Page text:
Third in a sort-of series, I write about the Rolling Stones’ third (of four) concerts at San Bernardino’s Swing Auditorium in Friday’s column, 55 years to the day of the show itself. I’m a little amazed how much information I was able to find from various sources about one 1960s concert, although I thought that the first two times too. We’ll resume this series in July 2021, the 55th anniversary of the fourth concert.
Rick Gonzalez has been cutting hair in San Bernardino since 1957. Now 84, he closed his shop Tuesday after seeing a few last customers, some of whom have been coming to him for decades. I observe his last morning and write about it for Wednesday’s column. Above, Gonzalez works on Hank Valance, 81, a customer since about 1960.
You probably know, at least if you’re of the right age, that Sammy Davis Jr. lost an eye. But did you know he lost his eye in San Bernardino?
That happened 65 years ago. I write about that bit of notoriety, the crush of celebrities who visited him in the hospital and the star-studded benefit concert he led four years later on behalf of the hospital, all in Sunday’s column.
Trivia note: I knew about the accident after, years ago, being told that it had happened in Cucamonga and researching it only to find that was a bum tip. But I only learned about the benefit concert last summer, when I looked at Swing Auditorium’s Wikipedia entry before writing about the Rolling Stones’ concerts there. At that point I decided I needed to write about the accident’s 65th anniversary when it came up. Sometimes one column leads to another…
As promised — or threatened? — I return to the subject of the Rolling Stones in San Bernardino on the anniversary of their second concert at Swing Auditorium, Oct. 31, 1964. This has an interesting angle, as a teen who covered the concert, and interviewed the band, for the San Bernardino Sun went on to become a well-regarded rock journalist. I tell that story in Wednesday’s column.
In my third (!) column about the Rolling Stones relating to San Bernardino, two cousins tell me about a teenage adventure in which they went to LAX to see the band arrive on June 3, 1964. Their moms and siblings came along. Also, a man shares the story of watching the band flee Swing Auditorium after their first concert there, and, jumping ahead to a couple of weeks ago, a friend tells me about her adventure with the band at the Rose Bowl concert. So many adventures, all in Sunday’s column.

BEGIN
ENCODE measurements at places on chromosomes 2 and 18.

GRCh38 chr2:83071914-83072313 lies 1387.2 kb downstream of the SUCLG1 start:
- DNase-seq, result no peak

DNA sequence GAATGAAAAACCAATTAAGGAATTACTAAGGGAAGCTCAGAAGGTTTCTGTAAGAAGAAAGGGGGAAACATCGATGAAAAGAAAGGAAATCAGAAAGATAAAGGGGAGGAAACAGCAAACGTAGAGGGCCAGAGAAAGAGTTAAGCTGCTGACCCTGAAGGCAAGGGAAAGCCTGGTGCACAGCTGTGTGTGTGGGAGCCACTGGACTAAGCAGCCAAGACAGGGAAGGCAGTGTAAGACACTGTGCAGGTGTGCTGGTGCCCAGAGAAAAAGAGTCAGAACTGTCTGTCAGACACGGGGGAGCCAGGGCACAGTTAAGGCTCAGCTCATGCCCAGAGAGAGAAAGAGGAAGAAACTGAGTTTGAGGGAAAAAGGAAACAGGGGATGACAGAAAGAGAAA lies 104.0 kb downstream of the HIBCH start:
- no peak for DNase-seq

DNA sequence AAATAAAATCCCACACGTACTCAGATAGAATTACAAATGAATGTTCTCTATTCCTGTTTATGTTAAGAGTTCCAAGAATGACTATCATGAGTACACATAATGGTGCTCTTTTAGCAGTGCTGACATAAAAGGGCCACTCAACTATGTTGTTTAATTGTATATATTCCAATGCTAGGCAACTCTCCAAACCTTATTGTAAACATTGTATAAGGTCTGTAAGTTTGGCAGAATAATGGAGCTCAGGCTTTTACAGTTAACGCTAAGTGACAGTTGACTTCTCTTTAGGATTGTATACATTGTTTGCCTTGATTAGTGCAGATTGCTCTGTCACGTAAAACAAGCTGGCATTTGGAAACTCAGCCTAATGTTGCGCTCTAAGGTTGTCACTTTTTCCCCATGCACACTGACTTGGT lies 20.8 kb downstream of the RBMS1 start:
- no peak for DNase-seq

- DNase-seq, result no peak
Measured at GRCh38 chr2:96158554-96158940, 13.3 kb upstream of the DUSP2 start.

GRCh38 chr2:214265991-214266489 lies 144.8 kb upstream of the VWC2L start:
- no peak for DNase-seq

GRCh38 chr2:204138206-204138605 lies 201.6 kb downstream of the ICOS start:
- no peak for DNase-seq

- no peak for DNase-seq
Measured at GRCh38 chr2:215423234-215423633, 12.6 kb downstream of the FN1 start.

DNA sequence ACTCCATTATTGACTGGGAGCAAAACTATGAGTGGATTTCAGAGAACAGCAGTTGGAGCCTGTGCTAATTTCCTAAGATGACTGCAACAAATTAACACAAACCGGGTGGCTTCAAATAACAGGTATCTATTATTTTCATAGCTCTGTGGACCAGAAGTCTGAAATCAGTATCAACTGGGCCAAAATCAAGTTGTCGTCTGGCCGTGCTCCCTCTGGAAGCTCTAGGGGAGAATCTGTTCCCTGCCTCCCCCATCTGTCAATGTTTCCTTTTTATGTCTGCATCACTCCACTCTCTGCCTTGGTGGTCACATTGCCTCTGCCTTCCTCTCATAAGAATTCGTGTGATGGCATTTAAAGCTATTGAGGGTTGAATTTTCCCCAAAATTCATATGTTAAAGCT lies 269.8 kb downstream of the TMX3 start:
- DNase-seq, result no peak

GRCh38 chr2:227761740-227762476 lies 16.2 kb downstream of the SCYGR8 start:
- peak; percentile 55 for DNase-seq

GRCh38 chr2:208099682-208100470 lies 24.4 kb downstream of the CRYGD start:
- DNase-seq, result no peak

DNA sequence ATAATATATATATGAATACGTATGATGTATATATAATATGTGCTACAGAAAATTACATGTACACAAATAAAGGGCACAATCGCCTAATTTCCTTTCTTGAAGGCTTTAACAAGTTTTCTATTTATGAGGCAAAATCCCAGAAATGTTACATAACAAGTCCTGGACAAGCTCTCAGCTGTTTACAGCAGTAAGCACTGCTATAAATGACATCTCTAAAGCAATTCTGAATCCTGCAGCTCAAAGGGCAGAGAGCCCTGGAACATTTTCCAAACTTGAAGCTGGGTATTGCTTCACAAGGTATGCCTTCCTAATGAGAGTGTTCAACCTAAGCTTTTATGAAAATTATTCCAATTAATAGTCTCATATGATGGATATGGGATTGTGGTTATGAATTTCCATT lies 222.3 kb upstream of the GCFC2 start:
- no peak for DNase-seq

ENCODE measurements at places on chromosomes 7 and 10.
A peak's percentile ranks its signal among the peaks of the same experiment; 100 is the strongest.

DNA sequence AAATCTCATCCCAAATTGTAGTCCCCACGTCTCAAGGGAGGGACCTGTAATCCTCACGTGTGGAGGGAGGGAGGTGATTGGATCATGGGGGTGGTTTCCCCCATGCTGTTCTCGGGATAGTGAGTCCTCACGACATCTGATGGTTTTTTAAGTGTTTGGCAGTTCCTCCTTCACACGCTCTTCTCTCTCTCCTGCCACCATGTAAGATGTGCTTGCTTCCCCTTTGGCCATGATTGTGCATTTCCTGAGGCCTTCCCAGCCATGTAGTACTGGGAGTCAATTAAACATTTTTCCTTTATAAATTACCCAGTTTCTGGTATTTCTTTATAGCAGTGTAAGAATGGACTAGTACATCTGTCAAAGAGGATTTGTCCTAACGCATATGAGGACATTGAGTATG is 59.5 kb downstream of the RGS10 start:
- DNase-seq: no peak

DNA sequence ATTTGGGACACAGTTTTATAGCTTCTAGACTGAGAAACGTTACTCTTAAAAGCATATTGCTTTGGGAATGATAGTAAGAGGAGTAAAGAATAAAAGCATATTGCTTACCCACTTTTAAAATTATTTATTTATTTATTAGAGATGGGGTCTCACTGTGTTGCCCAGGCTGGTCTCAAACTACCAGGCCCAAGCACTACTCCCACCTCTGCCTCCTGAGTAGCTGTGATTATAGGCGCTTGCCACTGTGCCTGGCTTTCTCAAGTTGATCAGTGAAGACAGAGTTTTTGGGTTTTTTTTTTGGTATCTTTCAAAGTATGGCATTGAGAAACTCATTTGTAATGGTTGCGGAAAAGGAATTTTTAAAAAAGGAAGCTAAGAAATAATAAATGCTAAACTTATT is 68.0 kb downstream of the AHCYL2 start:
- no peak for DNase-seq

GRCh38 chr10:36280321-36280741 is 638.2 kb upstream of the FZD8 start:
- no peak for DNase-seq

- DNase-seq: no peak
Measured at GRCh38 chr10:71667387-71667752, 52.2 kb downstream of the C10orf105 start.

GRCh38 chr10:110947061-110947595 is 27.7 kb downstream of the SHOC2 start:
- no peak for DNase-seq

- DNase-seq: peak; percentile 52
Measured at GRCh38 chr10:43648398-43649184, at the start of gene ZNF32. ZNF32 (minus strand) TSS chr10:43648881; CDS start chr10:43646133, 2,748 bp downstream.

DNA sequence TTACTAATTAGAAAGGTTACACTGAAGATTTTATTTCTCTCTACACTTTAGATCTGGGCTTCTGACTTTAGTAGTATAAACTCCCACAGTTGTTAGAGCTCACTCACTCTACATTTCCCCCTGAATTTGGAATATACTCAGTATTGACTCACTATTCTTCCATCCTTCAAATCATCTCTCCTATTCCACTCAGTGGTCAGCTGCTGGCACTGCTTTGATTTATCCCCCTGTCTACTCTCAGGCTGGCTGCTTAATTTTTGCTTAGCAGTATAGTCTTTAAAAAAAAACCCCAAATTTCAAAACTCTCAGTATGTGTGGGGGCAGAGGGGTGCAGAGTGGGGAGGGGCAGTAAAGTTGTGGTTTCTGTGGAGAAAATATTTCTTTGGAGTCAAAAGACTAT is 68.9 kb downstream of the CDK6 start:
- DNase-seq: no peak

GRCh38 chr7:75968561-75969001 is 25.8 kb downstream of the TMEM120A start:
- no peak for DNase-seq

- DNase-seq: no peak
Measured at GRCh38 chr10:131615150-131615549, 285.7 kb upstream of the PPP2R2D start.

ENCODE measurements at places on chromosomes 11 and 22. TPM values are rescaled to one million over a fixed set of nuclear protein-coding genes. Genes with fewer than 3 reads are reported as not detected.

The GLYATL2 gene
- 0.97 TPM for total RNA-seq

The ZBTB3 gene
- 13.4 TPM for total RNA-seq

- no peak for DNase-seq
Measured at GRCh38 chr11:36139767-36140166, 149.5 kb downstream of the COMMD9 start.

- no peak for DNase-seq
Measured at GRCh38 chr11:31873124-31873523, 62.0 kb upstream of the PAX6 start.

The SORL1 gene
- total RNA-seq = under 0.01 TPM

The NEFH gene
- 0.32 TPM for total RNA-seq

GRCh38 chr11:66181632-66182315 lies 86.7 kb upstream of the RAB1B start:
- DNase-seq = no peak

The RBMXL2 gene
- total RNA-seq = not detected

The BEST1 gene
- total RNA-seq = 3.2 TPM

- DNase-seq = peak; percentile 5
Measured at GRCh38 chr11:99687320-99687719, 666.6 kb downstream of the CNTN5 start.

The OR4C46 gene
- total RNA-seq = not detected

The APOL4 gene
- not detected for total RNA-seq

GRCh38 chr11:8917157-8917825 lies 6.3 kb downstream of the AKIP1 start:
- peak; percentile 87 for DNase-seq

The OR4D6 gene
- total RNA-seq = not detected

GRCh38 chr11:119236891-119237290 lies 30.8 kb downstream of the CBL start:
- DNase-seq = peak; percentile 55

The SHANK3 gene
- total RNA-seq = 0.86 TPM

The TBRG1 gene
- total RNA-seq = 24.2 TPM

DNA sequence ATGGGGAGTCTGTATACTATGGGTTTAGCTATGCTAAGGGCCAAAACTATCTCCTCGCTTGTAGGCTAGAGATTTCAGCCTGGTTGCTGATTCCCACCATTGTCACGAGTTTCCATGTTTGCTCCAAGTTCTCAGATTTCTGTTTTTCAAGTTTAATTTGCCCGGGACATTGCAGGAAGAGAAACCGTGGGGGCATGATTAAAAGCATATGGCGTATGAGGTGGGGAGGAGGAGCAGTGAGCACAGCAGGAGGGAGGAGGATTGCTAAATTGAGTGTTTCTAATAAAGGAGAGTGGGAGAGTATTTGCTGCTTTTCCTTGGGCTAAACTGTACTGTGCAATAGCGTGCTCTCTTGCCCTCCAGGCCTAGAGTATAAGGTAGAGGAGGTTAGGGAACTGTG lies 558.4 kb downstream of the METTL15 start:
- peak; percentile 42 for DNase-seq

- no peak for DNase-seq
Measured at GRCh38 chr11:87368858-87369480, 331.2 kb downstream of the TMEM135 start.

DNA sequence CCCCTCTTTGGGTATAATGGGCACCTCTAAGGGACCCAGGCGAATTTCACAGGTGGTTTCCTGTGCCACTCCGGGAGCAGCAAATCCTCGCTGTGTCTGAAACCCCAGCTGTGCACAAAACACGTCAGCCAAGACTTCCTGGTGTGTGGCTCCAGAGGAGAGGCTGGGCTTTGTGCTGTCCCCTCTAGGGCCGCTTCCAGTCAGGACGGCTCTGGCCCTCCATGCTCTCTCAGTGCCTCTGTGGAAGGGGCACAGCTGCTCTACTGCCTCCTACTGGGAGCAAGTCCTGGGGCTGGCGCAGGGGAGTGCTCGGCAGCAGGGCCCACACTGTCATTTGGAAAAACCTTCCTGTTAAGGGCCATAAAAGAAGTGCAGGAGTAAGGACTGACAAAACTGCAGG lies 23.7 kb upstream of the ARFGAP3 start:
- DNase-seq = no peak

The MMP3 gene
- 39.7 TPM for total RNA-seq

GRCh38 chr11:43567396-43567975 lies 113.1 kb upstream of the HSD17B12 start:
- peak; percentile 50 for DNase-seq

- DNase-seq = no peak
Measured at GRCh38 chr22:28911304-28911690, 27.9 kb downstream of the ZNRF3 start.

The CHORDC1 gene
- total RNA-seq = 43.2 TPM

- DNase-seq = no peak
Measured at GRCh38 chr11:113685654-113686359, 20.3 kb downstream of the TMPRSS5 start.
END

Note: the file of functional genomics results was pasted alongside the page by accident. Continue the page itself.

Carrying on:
Because almost all reader comments for my Rolling-Stones-at-Swing-Auditorium column were squeezed out last week, I was planning a follow-up for Sunday. I wrote a few paragraphs Thursday before I headed home. And then, greeting me Friday morning was a most excellent email, plus two vintage photos, that elevated the whole effort. Read how an 18-year-old girl in San Bernardino helped turn the city on to this unknown band from England in Sunday’s column.
It’s a famous piece of rock lore and local lore that the Rolling Stones, who of course are from England, made their American concert debut in, of all places, San Bernardino. With the band performing this Thursday in Pasadena at the Rose Bowl, the timing seemed right to investigate. I may have pieced together the definitive account, and it’s in Sunday’s column. If my account is not definitive, it’s at least the most recent, right?
A month after I wrote about the Boss lyric “‘cross the San Bernardino line” on the song “Sleepy Joe’s Cafe” on his latest album, “Western Stars,” I return to the topic with some speculation about a real-life place, long gone alas, that could have served as inspiration. Also: the ONT escalator is fixed, plus a Valley Vignette regarding Upland, all in Sunday’s column.
A lyric on Bruce Springsteen’s latest album references a fictional bar “‘cross the San Bernardino line.” What does that mean? I wonder — and speculate. That reference provides a good segue to announce that starting today, my columns will also be appearing in the (San Bernardino) Sun. I explain that and introduce myself to my new readers, and reintroduce myself to regular readers, in Wednesday’s column.
As for what the expanded territory will mean in practice, time will tell. I was informed only last Thursday. I haven’t been given any specific instructions other than the sensible one of not alienating Berdoo-area readers. (I’m hoping they don’t prove easily alienated.) Your comments and questions are welcome.